The exclusive economic zone
in The law of the sea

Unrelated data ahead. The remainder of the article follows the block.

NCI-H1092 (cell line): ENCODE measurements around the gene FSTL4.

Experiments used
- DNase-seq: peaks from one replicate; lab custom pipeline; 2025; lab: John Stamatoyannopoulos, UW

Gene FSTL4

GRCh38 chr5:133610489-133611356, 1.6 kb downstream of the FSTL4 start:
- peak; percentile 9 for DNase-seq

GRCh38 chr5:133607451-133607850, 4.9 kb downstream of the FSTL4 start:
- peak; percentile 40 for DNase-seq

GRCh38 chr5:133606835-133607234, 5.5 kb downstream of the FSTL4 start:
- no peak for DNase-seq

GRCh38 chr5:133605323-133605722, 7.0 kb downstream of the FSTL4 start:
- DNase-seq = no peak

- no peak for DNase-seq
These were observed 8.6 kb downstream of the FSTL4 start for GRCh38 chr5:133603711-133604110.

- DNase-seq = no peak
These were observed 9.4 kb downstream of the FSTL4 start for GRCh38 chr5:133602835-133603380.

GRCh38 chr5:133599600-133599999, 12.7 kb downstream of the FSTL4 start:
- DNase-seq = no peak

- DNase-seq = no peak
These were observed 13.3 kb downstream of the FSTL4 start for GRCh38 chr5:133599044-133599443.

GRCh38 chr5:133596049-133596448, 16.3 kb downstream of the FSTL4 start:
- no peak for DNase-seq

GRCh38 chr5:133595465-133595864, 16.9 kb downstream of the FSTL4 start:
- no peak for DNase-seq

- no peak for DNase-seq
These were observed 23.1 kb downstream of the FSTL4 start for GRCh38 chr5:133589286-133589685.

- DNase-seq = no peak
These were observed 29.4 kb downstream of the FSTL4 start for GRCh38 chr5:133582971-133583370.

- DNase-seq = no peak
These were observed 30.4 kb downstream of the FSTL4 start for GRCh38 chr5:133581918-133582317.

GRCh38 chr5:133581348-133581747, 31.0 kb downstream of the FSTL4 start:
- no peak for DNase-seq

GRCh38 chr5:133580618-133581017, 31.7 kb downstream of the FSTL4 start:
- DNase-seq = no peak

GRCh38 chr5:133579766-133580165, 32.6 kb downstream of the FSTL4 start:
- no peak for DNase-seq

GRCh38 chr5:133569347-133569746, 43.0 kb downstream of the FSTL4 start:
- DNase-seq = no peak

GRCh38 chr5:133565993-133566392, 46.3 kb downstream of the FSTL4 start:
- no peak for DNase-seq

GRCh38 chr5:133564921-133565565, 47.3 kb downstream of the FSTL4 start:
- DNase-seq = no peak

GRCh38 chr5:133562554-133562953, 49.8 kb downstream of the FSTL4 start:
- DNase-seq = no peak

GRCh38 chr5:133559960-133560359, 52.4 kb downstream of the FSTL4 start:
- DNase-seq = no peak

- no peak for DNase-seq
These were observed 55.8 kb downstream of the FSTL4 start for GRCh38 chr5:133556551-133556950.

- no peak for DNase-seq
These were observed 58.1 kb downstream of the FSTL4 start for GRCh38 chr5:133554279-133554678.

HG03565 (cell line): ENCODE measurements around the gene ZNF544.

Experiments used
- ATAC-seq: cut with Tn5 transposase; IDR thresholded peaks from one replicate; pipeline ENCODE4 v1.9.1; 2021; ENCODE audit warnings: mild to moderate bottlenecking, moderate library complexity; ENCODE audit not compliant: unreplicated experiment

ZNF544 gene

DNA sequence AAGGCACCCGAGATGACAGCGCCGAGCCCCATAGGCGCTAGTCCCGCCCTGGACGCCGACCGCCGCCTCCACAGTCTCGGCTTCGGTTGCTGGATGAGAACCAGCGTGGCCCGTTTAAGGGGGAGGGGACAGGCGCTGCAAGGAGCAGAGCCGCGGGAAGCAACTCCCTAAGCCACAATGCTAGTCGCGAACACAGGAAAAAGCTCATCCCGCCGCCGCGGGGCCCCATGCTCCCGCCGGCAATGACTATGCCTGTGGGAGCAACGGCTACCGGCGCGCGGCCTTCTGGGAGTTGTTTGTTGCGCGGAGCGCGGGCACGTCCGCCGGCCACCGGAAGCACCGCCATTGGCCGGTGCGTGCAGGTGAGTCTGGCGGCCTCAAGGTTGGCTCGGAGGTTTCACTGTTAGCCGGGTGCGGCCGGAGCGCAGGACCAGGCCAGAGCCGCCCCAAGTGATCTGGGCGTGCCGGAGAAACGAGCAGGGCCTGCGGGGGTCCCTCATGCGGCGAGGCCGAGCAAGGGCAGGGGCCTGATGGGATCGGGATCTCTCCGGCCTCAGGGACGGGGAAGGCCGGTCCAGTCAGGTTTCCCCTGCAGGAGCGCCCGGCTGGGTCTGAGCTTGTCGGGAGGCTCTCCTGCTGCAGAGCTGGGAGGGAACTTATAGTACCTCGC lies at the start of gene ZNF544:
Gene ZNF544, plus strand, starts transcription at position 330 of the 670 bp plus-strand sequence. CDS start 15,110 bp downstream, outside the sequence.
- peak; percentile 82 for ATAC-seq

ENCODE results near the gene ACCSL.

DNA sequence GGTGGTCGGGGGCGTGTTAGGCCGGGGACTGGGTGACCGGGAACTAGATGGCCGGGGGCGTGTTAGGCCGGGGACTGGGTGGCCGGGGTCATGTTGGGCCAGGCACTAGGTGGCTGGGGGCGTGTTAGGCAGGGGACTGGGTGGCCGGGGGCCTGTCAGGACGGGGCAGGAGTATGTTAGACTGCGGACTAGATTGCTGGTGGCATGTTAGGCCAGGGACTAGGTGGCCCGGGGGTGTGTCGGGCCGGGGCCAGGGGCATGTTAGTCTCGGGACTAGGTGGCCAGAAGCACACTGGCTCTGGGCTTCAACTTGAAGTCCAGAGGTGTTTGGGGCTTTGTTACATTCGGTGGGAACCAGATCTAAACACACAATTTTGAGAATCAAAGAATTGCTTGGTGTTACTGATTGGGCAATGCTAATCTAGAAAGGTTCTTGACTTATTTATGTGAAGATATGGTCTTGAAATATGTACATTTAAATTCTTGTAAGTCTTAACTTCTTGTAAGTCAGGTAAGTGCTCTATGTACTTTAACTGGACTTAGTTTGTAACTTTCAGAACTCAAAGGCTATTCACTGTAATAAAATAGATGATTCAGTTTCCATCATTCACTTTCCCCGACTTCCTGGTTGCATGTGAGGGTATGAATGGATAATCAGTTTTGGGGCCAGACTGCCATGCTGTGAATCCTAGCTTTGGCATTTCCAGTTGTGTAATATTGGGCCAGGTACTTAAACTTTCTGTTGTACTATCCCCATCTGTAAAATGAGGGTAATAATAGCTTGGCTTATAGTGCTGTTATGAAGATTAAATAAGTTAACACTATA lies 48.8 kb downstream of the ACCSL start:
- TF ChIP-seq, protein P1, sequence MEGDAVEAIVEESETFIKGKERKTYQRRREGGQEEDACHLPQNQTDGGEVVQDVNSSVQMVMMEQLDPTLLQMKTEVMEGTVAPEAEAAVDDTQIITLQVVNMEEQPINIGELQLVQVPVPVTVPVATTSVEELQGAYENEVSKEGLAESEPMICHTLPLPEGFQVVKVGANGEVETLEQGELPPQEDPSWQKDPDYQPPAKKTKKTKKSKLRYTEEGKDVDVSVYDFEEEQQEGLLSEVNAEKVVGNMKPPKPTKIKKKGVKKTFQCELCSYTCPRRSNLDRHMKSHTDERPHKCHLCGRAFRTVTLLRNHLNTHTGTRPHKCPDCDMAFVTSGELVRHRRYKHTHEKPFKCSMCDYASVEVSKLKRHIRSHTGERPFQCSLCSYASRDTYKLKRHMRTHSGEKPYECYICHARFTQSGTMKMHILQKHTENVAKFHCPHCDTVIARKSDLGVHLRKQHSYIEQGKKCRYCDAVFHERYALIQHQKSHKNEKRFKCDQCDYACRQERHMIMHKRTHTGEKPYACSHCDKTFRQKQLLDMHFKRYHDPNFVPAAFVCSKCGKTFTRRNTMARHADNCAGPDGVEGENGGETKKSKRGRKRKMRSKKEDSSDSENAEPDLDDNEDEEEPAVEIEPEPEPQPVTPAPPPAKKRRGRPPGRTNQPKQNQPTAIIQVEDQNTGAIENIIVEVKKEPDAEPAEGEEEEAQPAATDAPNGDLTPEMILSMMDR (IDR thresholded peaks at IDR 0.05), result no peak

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The exclusive economic zone (EEZ) is a zone extending 200 nautical miles seawards from the baseline. Within it, a coastal State has the right to exploit and manage the natural resources of the zone (including fish and renewable energy) and the jurisdiction to regulate, to varying degrees, the construction of installations, the conduct of scientific research and the discharge of pollutants. Other States have the right for their ships and aircraft to traverse the EEZ and its airspace, and to lay cable and pipelines. After explaining the genesis of the EEZ and how the zone is delineated, the chapter provides a detailed analysis of the respective rights of coastal States and other States in the EEZ, including the question of whether they may engage in military activities there. It also explores the mechanisms for regulating possible conflicts between the exercise of their respective rights by coastal and other States, as well as conflicts over activities that do not fall within the group of enumerated rights of either category of State. A coastal State has a choice as to whether to claim an EEZ. The final part of the chapter examines the extent to which States have exercised that option, and suggests possible reasons why a small number of coastal States have chosen not to establish an EEZ.

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